We demanded that unique gene identifiers be a minimum of three lowercase letters (e.g., fnr), with an optional uppercase letter (e.g., dnaA), and/or an optional numeral (e.g., nagA2), for a maximum of five characters total. Such numeric suffixes were assigned to distinguish among members of paralogous families or genes of related function. For approximately half of the genes, no gene identifier could be assigned at this time.

V. fischeri transcription machinery

Because three RNA polymerase subunit genes were affected by the resequencing (rpoB, rpoC, rpoH), we took a genomic inventory of the corrected ES114 transcriptional apparatus in a manner that was not possible prior to the targeted resequencing. The subunits identified in the genome are listed in Table Table44 and include the core subunits α, β, β', and ω. Classification of the eleven identified sigma factors is described below and was performed by the scheme outlined in Gruber & Gross [52].

Table 4
ES114 genes encoding transcriptional machinery.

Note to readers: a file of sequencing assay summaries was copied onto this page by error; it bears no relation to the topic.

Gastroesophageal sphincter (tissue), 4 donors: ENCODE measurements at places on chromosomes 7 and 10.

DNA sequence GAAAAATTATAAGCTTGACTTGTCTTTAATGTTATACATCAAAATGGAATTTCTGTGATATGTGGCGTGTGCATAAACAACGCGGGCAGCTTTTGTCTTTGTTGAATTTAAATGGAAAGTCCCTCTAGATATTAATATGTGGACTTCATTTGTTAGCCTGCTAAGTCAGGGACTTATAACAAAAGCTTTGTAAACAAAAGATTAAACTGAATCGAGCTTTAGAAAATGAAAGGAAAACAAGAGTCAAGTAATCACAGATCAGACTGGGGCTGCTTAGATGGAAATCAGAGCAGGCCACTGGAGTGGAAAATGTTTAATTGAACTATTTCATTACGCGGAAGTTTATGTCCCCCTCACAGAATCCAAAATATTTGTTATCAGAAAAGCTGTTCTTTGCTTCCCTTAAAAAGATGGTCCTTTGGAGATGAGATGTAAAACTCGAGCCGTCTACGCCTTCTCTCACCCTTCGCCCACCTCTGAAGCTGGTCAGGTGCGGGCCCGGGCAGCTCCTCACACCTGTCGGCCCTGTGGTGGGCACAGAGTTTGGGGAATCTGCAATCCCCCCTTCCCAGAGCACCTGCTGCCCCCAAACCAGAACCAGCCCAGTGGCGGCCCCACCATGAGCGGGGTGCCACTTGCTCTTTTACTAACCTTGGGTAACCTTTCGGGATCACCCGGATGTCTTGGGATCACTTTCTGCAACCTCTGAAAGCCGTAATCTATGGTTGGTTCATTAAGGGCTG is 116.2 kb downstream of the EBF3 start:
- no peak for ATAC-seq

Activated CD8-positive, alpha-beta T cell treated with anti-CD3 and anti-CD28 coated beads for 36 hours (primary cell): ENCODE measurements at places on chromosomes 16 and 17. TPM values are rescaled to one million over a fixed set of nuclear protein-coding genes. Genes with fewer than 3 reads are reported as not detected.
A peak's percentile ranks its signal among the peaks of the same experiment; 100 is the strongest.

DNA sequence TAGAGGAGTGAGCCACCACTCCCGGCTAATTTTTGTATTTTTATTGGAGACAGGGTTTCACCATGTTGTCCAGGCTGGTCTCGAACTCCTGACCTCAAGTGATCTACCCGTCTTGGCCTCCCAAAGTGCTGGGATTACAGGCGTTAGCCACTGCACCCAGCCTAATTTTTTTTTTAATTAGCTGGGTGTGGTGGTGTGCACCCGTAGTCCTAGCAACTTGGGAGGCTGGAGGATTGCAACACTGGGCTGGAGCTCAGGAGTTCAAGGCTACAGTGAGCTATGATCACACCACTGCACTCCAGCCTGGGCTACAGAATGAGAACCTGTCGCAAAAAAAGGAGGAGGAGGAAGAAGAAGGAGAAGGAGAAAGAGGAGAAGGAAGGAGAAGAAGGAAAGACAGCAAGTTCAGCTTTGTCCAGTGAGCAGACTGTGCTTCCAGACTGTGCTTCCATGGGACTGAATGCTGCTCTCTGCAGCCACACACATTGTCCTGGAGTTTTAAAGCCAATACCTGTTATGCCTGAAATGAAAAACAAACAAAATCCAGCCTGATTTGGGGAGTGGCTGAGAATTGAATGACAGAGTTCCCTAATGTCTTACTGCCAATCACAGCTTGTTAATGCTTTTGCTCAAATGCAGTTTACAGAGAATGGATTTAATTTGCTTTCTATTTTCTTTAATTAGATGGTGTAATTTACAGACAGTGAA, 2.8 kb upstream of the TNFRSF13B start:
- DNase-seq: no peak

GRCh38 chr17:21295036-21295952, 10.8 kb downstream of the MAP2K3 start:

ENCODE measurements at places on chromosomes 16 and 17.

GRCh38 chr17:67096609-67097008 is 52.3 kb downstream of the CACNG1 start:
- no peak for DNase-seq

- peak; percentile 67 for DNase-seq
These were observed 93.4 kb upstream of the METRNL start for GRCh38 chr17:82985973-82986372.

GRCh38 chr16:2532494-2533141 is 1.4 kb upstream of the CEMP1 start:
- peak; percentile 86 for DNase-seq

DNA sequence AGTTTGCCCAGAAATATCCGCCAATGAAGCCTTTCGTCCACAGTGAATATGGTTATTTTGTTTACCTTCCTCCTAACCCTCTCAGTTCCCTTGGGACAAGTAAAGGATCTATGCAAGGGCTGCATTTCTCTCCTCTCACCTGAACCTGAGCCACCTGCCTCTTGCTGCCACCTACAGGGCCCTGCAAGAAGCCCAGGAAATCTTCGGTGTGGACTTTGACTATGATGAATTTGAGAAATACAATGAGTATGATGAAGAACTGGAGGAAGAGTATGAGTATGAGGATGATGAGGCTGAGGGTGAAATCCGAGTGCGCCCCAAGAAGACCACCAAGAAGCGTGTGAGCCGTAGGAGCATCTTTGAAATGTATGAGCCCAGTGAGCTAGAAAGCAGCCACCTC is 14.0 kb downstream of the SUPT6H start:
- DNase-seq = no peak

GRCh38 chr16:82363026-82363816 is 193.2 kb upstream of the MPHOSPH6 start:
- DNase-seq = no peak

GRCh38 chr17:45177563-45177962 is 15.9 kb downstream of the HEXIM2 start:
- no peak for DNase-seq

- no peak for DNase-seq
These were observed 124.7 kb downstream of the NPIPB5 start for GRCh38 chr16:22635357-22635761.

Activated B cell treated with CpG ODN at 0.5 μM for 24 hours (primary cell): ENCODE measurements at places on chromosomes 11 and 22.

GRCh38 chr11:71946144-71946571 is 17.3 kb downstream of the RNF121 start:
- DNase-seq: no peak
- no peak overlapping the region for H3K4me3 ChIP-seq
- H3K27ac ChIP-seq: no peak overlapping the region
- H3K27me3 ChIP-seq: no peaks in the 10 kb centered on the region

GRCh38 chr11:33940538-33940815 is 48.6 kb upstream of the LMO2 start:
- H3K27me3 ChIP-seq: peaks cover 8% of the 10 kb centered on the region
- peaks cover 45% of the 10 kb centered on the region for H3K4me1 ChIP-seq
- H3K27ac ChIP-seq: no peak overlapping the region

Group 1 sigma factors include regions 1.1, 1.2, 2, 3, and 4. This category includes only σ70 in ES114. Group 2 sigma factors (regions 1.2, 2, 3, 4) include the closely-related σS subunits; as mentioned above, V. fischeri curiously contains two of these sigma subunits. In addition to a clear ortholog of rpoS (VF_2067), the gene encoding the stationary-phase sigma subunit (σS), ES114 also contains a gene that is expected to encode a σS-like subunit (VF_A1015). Transcript levels of this second σS-family subunit increase upon C8-homoserine-lactone (AinS-dependent) quorum-sensing [18], so we have called the product σQ (encoded by rpoQ) to designate this as a quorum-responsive sigma factor and to distinguish it from the σS paralog. Group 3 sigma factors (regions 2, 3, 4) include the specialized sigma factors σH and σF. Group 4 sigma factors (regions 2 and 4 only), also called ECF sigma factors because they perform an extra cytoplasmic function in responding to envelope stresses, are the most divergent. ES114 contains five of these subunits, with the corresponding genes named rpoE, rpoE2, rpoE3, rpoE4, and rpoE5. Although these have not yet been studied in V. fischeri, their genomic context suggest function in some cases. Unlike the other Group 4 sigma factors, the product of the gene called rpoE is a close homolog of E. coli σE (79% identical, 91% similar) and is organized transcriptionally with regulatory genes homologous to its E. coli counterparts (rseA, rseB, rseC). We assigned this subunit σE, and this subunit may respond to outer membrane protein misfolding in a similar manner as in E. coli [53]. rpoE4 is predicted to be transcribed in an operon with chrR, which likely encodes an anti-σE4 factor based on homology with the reactive oxygen-sensing σE/ChrR system of Rhodobacter sphaeroides [54]. Additionally, the two genes flanking rpoE5, though their functions are unknown, share a similar phylogenetic distribution as rpoE5. Because Group 4 sigma factors are typically cotranscribed with cognate anti-sigma factors [52], evolutionary co-inheritance of this three-gene cassette supports a role for the surrounding genes in regulating the levels and activation of σE5.